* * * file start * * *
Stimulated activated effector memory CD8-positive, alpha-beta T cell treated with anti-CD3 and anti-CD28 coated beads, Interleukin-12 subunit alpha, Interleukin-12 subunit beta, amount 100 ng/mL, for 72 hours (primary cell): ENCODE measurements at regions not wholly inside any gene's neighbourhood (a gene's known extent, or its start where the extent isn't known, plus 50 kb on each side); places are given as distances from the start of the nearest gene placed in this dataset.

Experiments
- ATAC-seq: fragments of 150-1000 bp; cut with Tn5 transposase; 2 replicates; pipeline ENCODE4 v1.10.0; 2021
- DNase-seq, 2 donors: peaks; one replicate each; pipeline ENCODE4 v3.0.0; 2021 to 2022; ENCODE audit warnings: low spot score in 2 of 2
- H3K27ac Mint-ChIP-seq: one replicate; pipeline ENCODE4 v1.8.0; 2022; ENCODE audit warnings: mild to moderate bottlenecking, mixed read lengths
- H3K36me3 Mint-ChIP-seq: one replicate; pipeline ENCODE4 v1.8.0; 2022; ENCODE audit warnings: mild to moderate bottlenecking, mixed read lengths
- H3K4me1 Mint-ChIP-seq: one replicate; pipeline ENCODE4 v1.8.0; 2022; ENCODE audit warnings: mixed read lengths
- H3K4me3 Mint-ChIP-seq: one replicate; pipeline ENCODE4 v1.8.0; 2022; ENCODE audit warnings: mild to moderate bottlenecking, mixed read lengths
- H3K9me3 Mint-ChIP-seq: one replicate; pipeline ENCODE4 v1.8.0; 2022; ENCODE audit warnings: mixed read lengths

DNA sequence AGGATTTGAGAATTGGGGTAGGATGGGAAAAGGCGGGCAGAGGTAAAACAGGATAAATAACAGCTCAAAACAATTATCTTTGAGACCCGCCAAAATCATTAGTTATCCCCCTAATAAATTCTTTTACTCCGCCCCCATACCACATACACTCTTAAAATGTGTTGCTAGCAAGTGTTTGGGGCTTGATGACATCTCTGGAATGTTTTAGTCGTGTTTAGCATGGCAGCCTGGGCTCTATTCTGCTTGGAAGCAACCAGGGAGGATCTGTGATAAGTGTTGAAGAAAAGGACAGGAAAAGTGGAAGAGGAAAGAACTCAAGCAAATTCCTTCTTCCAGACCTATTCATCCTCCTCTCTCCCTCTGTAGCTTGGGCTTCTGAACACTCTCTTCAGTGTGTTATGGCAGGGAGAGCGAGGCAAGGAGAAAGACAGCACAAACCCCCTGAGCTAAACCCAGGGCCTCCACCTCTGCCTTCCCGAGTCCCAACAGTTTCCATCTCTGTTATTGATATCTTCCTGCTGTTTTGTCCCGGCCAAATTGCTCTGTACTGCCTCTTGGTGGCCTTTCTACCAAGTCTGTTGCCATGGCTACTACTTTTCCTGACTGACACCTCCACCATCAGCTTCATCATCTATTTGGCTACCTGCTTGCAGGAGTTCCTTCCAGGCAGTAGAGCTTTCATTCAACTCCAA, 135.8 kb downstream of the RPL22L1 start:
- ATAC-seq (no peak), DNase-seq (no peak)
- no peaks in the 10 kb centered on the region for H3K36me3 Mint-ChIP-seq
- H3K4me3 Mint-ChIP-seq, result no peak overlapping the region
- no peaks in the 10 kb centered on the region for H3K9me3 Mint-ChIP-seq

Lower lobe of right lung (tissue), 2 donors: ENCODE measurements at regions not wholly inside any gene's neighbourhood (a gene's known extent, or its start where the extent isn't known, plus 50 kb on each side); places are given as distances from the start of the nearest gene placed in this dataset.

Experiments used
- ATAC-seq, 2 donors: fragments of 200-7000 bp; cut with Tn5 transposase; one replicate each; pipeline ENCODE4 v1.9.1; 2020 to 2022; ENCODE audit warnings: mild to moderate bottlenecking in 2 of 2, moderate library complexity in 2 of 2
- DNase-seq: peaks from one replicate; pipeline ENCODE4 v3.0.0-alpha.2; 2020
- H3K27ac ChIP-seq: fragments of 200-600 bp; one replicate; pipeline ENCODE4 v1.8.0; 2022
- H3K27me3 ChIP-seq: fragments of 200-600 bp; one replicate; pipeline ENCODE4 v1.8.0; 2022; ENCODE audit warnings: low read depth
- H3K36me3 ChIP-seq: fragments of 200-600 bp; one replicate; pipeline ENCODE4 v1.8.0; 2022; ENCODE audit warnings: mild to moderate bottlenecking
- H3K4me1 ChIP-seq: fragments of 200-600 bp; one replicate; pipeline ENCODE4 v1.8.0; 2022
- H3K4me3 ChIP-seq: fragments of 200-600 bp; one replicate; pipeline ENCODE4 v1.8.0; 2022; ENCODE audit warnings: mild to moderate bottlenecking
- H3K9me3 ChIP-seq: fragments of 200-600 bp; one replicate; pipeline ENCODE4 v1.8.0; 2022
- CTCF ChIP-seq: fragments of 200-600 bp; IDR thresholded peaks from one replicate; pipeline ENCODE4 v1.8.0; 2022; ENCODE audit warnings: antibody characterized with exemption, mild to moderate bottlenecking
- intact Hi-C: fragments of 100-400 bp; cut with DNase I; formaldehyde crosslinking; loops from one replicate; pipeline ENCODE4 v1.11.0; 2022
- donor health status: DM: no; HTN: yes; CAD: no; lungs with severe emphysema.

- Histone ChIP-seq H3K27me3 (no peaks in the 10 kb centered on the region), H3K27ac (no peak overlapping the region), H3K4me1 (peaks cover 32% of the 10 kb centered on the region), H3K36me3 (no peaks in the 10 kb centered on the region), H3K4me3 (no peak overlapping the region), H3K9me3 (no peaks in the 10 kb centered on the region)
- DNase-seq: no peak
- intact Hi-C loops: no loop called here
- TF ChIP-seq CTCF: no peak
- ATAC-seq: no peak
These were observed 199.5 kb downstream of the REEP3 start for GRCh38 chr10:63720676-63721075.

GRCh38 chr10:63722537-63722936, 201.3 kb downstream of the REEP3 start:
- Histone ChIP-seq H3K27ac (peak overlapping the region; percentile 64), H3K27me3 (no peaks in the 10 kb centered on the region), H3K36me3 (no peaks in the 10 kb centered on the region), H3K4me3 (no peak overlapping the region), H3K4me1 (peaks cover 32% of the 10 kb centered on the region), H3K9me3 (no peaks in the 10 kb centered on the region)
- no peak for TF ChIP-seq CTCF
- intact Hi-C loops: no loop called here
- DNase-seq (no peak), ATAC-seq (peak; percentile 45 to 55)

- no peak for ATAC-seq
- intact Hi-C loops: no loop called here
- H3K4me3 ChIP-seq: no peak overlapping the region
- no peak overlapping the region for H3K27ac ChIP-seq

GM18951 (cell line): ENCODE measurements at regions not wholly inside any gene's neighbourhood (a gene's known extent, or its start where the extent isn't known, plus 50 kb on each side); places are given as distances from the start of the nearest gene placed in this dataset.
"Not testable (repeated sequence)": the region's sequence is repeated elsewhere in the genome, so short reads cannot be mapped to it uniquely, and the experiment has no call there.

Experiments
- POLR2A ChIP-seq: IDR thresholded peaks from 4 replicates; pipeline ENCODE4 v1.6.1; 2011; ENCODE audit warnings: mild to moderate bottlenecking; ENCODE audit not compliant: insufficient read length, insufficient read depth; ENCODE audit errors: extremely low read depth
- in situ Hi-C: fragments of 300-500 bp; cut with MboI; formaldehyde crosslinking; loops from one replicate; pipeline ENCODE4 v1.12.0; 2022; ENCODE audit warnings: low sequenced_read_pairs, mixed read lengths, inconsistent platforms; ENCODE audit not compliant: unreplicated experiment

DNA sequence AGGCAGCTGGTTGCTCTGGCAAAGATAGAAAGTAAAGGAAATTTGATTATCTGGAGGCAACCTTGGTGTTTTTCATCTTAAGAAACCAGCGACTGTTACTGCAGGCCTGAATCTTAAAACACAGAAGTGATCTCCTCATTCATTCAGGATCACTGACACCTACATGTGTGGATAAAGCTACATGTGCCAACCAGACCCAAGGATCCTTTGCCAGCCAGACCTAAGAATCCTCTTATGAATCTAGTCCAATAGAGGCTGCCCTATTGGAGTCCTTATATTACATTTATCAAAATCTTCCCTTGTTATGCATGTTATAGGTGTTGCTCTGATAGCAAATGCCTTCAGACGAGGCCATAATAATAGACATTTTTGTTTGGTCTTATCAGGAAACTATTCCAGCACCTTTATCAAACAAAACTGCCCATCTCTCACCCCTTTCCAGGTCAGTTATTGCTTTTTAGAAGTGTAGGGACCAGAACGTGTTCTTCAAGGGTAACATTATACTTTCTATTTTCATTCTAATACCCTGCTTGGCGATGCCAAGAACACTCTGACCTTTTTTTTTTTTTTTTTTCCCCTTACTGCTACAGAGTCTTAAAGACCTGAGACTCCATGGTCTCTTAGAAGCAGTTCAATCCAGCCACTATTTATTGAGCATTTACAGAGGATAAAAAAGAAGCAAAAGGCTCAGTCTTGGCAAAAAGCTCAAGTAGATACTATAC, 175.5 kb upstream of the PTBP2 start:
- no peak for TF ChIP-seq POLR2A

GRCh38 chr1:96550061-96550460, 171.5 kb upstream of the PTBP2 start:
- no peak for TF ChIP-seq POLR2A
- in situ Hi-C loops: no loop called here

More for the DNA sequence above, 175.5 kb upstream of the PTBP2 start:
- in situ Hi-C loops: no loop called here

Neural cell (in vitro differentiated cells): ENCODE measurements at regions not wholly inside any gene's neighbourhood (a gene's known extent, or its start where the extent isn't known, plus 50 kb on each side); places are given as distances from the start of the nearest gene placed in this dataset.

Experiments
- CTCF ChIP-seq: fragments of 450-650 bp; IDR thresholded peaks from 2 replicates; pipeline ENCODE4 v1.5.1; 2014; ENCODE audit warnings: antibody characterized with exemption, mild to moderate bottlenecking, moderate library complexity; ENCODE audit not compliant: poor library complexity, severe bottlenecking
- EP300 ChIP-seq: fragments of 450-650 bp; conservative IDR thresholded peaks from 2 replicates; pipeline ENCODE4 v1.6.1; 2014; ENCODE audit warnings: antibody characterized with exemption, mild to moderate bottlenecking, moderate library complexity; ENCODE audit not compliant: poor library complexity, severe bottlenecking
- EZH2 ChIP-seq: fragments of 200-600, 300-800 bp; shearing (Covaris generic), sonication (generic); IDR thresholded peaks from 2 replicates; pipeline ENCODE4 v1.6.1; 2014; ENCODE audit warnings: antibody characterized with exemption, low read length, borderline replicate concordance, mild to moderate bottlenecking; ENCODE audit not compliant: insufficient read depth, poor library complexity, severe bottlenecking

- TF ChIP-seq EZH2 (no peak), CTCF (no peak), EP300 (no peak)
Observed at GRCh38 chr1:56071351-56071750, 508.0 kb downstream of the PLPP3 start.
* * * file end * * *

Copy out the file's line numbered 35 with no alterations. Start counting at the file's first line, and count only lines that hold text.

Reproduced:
- Histone ChIP-seq H3K27ac (peak overlapping the region; percentile 64), H3K27me3 (no peaks in the 10 kb centered on the region), H3K36me3 (no peaks in the 10 kb centered on the region), H3K4me3 (no peak overlapping the region), H3K4me1 (peaks cover 32% of the 10 kb centered on the region), H3K9me3 (no peaks in the 10 kb centered on the region)